CAROLINE WOZNIACKI:  I've done half.  You're supposed to do about 30K or a little bit more.  I just said, You know what?  I don't care.  I'm going to get through this no matter what.  So there is really no point in killing myself before I actually have to run the marathon.  I have Singapore that I want to do well in.

Q.  You have this friendship with Serena.  Just wondering, is it new?  I mean, not your friendship with Serena, but this thing about friendship on the tour, you and Serena and Petra?  That has always been there and we didn't know about it, or is it something new?
CAROLINE WOZNIACKI:  It's always been there.  I think we're very friendly on tour.  There are so many great girls on tour.  We travel to the same tournaments every week and we see each other every week.
Obviously we compete against each other on the court, but off the court we just have a laugh and enjoy each other's company.

Q.  What was your sense during the last few years from when you were No. 1 until now?  Was it that when you got to No. 1 that you weren't able to kind of play that level, or was it that the competition got tougher?  What was your view of the competitive landscape over the last few years?
CAROLINE WOZNIACKI:  I think when you look at who has finished No. 1 a couple times in a row, you see there are very few people that have managed to do that.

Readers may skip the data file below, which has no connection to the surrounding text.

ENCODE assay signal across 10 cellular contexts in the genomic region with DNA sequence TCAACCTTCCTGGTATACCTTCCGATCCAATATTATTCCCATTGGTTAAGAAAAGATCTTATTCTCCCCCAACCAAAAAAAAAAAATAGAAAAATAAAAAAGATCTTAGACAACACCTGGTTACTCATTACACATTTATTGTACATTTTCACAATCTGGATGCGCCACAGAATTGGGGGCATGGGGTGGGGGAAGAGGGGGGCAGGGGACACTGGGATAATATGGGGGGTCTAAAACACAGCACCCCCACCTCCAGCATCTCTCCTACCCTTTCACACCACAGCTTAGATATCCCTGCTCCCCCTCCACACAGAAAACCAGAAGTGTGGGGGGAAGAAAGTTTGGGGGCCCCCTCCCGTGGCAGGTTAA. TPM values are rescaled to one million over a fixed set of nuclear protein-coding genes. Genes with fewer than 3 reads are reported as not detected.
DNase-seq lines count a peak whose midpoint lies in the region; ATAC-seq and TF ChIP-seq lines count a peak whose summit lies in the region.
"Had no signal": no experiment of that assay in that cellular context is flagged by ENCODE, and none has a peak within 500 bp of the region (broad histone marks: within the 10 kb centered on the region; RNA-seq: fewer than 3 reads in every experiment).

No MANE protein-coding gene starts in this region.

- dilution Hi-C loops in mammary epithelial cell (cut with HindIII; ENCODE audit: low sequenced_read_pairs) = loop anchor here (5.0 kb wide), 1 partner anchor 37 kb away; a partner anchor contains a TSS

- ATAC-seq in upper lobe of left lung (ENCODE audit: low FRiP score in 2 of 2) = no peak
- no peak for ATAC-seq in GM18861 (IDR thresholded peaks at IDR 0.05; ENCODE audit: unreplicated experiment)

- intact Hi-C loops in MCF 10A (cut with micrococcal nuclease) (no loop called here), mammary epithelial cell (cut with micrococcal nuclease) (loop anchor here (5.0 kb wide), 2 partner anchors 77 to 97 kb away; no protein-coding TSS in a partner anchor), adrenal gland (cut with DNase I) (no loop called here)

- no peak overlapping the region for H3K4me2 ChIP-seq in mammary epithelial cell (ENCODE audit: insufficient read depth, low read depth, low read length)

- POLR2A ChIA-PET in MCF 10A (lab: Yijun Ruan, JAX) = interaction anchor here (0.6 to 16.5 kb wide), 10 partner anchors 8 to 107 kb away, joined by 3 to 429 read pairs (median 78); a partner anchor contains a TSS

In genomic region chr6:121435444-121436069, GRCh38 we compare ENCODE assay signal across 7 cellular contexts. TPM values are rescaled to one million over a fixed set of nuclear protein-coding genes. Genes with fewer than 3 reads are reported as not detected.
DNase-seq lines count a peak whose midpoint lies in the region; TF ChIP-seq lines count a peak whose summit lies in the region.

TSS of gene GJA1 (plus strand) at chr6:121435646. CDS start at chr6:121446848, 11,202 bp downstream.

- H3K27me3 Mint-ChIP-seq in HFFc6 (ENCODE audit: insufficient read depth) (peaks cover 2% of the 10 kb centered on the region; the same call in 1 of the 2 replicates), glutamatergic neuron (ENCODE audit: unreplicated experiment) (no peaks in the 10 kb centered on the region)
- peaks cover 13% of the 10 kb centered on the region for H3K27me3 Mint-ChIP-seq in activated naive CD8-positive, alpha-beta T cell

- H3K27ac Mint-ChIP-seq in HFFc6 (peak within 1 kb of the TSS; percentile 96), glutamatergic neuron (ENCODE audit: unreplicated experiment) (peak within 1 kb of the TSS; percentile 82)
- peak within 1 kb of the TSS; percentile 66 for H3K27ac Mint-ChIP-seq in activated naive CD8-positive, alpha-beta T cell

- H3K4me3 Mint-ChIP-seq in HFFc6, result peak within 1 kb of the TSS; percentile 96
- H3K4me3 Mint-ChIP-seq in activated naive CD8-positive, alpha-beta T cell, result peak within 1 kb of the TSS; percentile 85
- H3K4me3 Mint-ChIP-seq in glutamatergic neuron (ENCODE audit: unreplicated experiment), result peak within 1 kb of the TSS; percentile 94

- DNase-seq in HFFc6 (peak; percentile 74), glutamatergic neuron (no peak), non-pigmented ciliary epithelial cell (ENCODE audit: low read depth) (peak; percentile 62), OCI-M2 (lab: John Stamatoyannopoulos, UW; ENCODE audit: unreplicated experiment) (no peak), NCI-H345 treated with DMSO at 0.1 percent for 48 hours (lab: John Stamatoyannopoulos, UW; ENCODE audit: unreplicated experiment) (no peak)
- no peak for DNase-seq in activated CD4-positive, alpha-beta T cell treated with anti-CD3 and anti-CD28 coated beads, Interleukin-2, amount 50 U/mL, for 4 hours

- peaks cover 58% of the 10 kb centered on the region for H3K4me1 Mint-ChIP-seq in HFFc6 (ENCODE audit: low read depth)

I think the reason for that is that it's tough, because when you're No. 1, at the top of the list, there is so much attention on you, so many other things you have to do for tournaments, for sponsors, all the time.
At the same time, it's a great place to be, but you also get less time to practice.  There are so many other things that are just mandatory.  Sometimes it just takes a toll on you, even though you love to do it.
I think it's natural that you just can't maintain the same level for so long.  I managed to do it for two years and that was great.  I feel like I'm on my way back and I'm playing well.  Again, it's an individual sport.  Injuries come into effect as well, and then you need to build yourself back up.
When you're No. 1 you're a target.  You have a target on your back.  Everyone sees all your matches and knows exactly how to play you.  You just need to keep getting better, because obviously everyone is talking about how to beat you.

Q.  Will you stay with your dad forever as the coach?  Will things change next year?  Talk a little bit about that.
CAROLINE WOZNIACKI:  I think it's going to be the same.  I feel like I've tried enough and I'm tired of trying different things.
So I'm happy where I am.  My dad is a great coach and it's been working really well.  It's nice for me to have my family with me.  I think that that's the most important thing.  I realized that when my family doesn't travel with me to tournaments I feel kind of lonely and I don't enjoy the game as much.
At the same time, I'm not going to play forever, so hopefully he can ‑‑ he still wants to stick around with me for a few more years.